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sition pass to those things which contribute | south wind blew in such a place, whether it be towards the winds, (for we will so express it, because the word efficient signifies more, and the word concomitant, less than we mean,) and to those things which seem to raise, or to appease the winds.

Things contributing or making for the winds, and raising and appeasing them.

11. Inquire sparingly concerning astrological considerations of winds, neither care thou for the over-curious schemes of the heaven, only do not neglect the more manifest observations of winds rising, about the rising of some stars, or about the eclipses of the luminaries, or conjunctions of planets; nor much less on those which depend on the courses of the sun and moon.

12. What meteors of several sorts do contribute or make for winds, what the earthquakes, what rain, what the skirmishing of winds, one with another? for these things are linked together, and one draws on the other.

13. What the diversity of vapours and exhalations contributes towards the winds? and which of them do most engender winds? and how far the nature of winds doth follow these its materials?

14. What those things which are here upon the earth, or are there done do contribute towards the winds; what the hills and the dissolutions of snow upon them; what those masses of ice which swim upon the sea, and are carried to some place; what the differences of soil and land; (so it be of some large extent;) what ponds, sands, woods, and champion ground; what those things which we men do here, as burning of heath, and the like, doth contribute to the manuring of land, the firing of towns in time of war, the drying up of ponds and lakes; the continual shooting off of guns, the ringing of many bells together in great cities, and the like? These things and acts of ours are but as small straws, yet something they may do.

15. Inquire concerning all manner of raisings, or allaying of winds, but be sparing in fabulous and superstitious causes.

From those things which make for the winds, let the inquisition proceed to inquire of the bounds of the winds, of their height, extension, and continuance.

The bounds of winds.

16. Inquire carefully of the height or elevation of winds, and whether there be any tops of mountains to which the winds do not reach; or whether clouds may be seen sometimes to stand still, and not move, when the winds at the same time blow strongly upon the earth.

17. Inquire diligently of the spaces or rooms which the winds take up at once, and within what ounds they blew. As, for example, if the

known certainly, that at the same time the north wind blew ten miles off? And, contrariwise, into how narrow and straight bounds the winds may be reduced, so that winds may pass, as it were, through channels, which seems to be done in some whirlwinds.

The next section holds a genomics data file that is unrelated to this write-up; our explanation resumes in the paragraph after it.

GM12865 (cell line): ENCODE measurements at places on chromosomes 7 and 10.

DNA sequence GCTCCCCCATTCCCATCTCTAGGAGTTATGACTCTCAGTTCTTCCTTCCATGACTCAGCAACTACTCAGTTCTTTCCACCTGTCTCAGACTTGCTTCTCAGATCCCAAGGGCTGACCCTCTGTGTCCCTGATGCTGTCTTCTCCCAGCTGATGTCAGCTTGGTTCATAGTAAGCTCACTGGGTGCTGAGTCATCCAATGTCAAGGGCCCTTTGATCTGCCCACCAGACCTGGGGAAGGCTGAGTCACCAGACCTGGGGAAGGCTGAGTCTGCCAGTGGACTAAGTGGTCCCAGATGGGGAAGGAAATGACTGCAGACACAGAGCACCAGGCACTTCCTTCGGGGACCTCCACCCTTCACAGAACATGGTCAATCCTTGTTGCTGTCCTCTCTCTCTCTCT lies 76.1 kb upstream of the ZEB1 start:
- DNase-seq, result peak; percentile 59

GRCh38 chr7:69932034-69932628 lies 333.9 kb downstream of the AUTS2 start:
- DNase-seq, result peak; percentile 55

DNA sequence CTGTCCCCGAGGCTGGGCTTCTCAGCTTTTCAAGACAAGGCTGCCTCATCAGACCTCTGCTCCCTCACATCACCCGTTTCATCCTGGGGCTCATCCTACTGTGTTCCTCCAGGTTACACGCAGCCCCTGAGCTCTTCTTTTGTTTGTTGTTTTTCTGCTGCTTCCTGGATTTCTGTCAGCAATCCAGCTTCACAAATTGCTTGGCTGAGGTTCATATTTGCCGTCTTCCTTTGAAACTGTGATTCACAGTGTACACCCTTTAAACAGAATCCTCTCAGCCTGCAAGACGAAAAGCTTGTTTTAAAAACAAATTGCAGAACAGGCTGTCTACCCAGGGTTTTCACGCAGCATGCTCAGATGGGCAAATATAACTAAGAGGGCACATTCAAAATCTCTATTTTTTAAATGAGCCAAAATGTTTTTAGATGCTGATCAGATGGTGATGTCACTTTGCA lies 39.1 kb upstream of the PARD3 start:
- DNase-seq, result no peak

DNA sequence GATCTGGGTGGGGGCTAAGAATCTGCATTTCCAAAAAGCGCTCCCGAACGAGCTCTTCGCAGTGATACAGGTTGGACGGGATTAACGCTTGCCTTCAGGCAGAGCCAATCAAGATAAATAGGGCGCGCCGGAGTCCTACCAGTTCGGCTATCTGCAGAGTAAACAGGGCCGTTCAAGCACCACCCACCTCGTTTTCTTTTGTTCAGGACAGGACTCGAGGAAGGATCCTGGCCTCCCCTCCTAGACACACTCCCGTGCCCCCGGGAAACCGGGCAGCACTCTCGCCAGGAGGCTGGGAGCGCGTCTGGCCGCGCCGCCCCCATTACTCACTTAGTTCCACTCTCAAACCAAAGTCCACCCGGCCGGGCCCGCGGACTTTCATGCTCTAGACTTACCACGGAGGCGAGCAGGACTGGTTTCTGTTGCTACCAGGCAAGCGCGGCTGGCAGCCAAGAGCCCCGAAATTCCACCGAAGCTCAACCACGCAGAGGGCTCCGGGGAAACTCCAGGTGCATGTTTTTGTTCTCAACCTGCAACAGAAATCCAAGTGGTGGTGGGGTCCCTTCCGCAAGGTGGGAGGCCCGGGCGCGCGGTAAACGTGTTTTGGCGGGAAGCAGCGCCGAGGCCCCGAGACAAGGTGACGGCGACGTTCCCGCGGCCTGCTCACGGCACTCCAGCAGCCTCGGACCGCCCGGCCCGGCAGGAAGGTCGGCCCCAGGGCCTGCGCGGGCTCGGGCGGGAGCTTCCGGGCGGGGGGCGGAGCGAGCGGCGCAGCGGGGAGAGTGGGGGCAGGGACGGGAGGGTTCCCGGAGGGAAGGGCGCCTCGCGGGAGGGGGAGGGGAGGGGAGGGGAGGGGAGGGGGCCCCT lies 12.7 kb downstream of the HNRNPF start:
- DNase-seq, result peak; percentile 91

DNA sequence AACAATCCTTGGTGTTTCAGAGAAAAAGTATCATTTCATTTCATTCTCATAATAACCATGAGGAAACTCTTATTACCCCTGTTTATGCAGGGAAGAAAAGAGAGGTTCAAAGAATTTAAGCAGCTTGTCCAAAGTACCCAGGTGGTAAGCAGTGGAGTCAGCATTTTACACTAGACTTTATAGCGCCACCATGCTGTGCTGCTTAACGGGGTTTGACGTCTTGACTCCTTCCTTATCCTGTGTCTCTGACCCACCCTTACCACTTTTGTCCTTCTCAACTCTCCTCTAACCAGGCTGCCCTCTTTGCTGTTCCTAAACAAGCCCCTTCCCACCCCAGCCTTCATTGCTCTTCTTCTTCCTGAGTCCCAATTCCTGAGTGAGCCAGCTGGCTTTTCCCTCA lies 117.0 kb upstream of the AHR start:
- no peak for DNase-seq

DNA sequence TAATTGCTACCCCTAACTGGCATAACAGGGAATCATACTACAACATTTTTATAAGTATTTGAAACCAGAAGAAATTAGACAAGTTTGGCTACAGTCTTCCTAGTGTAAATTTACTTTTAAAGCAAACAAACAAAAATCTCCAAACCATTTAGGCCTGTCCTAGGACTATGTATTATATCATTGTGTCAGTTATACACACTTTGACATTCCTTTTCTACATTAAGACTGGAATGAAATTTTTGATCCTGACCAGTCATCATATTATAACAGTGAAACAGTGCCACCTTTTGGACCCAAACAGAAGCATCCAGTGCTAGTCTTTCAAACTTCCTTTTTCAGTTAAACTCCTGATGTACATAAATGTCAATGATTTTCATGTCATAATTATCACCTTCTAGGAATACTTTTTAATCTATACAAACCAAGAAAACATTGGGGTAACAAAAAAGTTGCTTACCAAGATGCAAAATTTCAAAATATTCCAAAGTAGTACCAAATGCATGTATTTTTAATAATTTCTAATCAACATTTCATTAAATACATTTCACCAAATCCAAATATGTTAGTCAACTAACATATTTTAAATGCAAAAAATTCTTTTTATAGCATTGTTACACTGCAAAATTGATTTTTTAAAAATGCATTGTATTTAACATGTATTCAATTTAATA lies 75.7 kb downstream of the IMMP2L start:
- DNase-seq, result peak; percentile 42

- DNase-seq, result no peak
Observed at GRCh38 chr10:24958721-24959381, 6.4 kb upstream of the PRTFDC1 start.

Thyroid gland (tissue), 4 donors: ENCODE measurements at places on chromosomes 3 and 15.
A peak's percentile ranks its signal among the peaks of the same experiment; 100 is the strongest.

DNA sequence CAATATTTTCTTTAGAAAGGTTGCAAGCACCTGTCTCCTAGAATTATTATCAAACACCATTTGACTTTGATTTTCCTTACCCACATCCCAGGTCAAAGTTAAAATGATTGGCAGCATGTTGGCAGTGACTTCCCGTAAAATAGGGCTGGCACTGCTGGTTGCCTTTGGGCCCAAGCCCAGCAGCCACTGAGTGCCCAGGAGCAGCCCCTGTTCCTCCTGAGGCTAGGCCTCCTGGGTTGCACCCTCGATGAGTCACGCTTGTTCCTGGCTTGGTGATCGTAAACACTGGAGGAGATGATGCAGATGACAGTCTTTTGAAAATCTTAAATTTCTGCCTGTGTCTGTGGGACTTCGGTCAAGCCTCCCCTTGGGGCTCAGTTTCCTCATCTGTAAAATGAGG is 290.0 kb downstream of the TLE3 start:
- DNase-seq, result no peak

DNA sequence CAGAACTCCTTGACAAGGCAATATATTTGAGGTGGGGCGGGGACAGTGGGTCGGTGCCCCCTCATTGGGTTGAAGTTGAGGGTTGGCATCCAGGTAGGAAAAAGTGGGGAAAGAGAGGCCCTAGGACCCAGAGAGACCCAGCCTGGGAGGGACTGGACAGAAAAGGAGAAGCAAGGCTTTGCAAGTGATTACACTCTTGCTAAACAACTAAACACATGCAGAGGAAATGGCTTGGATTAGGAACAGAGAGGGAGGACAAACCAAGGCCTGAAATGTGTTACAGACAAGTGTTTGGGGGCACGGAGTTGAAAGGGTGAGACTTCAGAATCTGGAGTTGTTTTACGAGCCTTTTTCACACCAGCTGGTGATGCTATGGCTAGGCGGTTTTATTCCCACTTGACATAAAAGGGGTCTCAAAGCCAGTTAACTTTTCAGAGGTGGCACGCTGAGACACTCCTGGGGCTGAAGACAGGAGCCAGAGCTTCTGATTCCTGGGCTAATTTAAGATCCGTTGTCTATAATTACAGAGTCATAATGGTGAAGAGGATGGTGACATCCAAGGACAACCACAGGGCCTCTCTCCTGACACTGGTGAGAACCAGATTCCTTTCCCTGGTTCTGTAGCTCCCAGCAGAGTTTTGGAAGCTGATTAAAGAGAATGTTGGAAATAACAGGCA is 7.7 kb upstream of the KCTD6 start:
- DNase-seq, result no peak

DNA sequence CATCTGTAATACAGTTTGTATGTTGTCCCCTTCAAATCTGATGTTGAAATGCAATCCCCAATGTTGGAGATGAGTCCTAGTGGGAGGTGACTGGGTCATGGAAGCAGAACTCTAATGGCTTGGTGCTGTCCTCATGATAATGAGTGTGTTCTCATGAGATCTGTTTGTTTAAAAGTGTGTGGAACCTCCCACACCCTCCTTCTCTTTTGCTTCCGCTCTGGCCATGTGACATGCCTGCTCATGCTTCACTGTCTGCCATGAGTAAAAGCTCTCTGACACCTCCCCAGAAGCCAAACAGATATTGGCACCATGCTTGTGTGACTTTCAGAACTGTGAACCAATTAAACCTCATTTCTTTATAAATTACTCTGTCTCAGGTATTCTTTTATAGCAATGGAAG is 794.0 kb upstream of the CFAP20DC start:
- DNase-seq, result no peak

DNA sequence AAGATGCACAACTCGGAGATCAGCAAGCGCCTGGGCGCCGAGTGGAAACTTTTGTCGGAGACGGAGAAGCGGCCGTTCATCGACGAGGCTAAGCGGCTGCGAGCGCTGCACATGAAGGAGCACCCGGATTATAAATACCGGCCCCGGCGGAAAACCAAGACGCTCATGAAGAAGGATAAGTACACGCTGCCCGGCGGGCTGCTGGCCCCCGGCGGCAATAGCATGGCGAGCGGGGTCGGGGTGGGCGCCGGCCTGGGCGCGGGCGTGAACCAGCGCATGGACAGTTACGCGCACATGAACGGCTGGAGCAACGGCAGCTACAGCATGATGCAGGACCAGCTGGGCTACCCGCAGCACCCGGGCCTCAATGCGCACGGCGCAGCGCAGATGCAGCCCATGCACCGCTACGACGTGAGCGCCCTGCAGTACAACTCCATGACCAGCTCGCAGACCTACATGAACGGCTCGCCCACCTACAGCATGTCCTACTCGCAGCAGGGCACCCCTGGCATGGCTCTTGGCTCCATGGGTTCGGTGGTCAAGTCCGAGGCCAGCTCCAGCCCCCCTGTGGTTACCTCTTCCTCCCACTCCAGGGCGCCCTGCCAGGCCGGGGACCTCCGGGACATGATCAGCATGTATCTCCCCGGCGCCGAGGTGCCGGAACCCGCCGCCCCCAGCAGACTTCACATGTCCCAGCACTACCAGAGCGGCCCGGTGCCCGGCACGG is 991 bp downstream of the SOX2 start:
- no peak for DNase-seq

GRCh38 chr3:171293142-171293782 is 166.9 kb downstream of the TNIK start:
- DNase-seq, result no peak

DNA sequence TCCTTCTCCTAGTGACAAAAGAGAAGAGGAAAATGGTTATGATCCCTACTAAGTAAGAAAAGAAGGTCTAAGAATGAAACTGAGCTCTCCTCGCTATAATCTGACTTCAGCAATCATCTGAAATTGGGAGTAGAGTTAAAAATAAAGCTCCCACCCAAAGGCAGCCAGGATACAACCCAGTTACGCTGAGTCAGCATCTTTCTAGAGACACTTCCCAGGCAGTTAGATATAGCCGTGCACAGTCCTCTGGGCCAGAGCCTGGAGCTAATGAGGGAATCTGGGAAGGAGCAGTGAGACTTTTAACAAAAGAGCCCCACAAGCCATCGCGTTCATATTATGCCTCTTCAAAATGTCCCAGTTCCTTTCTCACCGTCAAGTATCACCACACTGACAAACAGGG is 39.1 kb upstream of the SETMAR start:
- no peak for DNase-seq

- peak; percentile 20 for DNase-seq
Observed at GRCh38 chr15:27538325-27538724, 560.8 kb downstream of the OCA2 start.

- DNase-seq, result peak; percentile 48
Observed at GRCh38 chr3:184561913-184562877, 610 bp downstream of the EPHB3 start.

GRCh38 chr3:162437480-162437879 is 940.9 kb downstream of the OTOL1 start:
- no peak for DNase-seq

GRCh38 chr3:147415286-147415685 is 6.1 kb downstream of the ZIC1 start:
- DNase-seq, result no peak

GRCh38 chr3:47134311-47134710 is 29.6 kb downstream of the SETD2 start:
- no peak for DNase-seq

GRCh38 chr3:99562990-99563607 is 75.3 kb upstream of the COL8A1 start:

18. Inquire for how long a time, very much, ordinary, or little time, winds use to continue, and then slack, and, as it were, expire and die. Likewise, how the rising and beginning of winds useth to be; what their languishing or cessation is, whether suddenly, or by degrees, or how?

From the bounds of the winds let your inquisition pass over to the succession of winds, either amongst themselves, or in respect of rain and showers; for when they lead their rings, it were pretty to know the order of their dancing.

Successions of winds.

19. Whether there be any more certain rule or observation concerning the successions of winds one to another, or whether it have any relation to the motion of the sun, or otherwise; if it have any, what manner of one it is?

20. Inquire concerning the succession and the alteration, or taking turns of the winds and rain, seeing it is ordinarily and often seen, that rain lays the wind, and the wind doth disperse the rain.

21. Whether, after a certain term and period of years, the succession of winds begin anew; and if it be so, what that period is, and how long?

From the succession of the winds, let the inquisition pass to their motions; and the motions of the winds are comprehended in seven inquisitions; whereof three are contained in the former articles, four remain as yet untouched. For, we have inquired of the motion of winds divided into the several regions of the heaven; also, of the motion upon three lines, upward, downward, and laterally. Likewise, of the accidental motion of compressions or restraints. There remain the fourth, of progressions or going forward; the fifth, of undulation, or waving; the sixth, of conflict or skirmish; the seventh, in human instruments and engines.

Divers motions of the winds.

22. Seeing progression is always from some certain place or bound, inquire diligently, or as well as thou canst, concerning the place of the first beginning, and, as it were, the spring of any wind. For winds seem to be like unto fame, for, though they make a noise and run up and down, yet they hide their heads amongst the clouds; so is their progress; as, for example, if the vehement northern wind which blew at York such a day, de blow at London two days after.